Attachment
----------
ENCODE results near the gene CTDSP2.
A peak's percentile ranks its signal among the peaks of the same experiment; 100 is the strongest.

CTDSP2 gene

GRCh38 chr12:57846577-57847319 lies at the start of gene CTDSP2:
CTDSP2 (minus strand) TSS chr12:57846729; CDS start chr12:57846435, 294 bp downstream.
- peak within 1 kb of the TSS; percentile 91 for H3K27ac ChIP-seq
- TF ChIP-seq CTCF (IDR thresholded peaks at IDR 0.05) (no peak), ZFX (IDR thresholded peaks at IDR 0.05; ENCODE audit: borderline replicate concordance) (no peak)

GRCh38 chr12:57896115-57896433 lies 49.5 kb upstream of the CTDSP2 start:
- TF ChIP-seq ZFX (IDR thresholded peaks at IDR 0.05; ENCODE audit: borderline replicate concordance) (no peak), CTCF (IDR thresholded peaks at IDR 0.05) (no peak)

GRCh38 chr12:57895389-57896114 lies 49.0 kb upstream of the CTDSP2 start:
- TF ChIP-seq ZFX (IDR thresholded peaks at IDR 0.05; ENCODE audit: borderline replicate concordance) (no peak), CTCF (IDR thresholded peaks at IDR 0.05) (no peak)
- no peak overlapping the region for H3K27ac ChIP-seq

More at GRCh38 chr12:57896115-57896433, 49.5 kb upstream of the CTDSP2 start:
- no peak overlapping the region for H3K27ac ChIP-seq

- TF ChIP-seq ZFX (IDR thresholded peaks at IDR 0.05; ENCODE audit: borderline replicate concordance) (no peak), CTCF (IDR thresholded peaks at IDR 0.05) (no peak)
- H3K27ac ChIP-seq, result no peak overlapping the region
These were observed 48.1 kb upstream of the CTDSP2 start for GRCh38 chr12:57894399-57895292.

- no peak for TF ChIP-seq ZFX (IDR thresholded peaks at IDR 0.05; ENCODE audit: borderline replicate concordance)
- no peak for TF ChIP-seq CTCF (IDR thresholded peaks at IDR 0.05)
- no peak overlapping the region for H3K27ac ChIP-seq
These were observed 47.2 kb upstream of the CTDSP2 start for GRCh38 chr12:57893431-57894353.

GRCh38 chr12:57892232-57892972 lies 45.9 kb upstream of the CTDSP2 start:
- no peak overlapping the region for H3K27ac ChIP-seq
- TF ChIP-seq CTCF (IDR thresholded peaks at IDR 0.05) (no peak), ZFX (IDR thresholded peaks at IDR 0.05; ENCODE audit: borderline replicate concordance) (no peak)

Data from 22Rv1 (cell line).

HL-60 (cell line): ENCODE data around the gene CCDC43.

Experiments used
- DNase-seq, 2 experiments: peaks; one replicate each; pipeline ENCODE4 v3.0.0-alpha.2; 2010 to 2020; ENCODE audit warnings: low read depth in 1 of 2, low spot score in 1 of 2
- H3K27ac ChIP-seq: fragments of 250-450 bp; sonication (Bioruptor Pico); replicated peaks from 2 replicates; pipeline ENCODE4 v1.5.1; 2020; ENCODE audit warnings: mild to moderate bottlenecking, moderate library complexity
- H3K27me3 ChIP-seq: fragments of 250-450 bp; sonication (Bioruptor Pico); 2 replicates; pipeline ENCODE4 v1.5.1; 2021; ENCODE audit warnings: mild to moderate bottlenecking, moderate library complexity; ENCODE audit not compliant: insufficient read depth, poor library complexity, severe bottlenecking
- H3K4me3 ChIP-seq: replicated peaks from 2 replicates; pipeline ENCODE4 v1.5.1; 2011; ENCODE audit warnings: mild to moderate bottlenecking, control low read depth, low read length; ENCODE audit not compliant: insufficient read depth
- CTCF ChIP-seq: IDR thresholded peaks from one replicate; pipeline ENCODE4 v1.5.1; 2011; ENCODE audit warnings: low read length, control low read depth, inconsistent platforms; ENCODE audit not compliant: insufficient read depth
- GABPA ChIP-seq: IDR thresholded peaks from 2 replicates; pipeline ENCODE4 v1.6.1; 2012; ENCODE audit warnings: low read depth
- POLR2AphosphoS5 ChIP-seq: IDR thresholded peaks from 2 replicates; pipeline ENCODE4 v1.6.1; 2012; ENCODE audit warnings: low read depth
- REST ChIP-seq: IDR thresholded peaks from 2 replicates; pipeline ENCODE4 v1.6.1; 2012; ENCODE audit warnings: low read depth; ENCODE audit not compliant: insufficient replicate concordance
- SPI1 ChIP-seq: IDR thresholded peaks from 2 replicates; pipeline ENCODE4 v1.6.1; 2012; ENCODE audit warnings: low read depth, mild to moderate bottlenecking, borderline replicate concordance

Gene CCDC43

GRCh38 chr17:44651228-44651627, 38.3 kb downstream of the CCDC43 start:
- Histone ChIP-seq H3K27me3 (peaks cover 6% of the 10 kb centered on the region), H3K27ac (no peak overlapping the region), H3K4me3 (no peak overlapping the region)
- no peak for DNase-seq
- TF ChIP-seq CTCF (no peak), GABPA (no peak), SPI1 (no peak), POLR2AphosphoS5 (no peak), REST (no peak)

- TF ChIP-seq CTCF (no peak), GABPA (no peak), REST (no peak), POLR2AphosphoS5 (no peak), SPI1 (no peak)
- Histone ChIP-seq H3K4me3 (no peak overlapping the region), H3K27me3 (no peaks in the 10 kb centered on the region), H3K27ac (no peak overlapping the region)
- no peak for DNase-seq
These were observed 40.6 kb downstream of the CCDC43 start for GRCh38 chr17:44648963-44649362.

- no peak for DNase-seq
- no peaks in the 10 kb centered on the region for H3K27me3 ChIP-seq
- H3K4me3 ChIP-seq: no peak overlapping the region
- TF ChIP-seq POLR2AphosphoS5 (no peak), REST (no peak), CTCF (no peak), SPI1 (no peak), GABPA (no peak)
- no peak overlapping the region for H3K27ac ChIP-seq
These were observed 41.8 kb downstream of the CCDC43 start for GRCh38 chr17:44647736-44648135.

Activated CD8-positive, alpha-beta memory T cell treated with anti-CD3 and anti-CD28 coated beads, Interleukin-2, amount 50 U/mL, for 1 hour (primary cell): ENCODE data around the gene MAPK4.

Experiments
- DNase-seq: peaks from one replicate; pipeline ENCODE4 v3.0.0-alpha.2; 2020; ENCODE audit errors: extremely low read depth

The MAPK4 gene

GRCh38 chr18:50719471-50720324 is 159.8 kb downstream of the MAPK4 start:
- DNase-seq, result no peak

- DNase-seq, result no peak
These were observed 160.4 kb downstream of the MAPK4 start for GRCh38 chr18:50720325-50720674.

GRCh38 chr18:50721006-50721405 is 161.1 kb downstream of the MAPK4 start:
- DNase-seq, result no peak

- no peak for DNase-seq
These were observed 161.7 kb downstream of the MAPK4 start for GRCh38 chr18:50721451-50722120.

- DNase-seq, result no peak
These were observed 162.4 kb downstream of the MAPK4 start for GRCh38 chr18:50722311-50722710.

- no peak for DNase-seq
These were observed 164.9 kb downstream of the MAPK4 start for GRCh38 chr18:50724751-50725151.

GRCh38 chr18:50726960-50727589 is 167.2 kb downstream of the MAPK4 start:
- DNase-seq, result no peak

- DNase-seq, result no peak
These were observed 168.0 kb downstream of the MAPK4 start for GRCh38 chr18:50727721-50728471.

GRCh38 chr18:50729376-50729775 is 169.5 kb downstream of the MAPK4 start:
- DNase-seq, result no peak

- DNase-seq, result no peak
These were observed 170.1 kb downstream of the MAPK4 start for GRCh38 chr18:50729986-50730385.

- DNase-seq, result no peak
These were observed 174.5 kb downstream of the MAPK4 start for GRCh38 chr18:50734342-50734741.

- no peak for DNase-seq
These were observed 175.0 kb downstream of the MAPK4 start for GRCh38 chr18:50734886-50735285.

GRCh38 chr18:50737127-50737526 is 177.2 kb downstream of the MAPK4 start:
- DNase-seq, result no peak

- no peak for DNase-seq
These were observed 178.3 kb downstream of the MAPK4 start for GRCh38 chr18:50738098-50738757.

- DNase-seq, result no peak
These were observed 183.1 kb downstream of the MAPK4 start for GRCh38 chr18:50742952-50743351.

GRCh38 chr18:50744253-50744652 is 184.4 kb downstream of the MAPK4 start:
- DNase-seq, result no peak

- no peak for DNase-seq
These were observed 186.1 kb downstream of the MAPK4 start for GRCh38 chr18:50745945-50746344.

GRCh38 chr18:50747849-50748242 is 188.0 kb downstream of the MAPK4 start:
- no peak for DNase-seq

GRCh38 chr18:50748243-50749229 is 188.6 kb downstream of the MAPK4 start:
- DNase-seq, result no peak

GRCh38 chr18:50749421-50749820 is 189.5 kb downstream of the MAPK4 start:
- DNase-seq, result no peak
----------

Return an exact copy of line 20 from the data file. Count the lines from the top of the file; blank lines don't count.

- no peak overlapping the region for H3K27ac ChIP-seq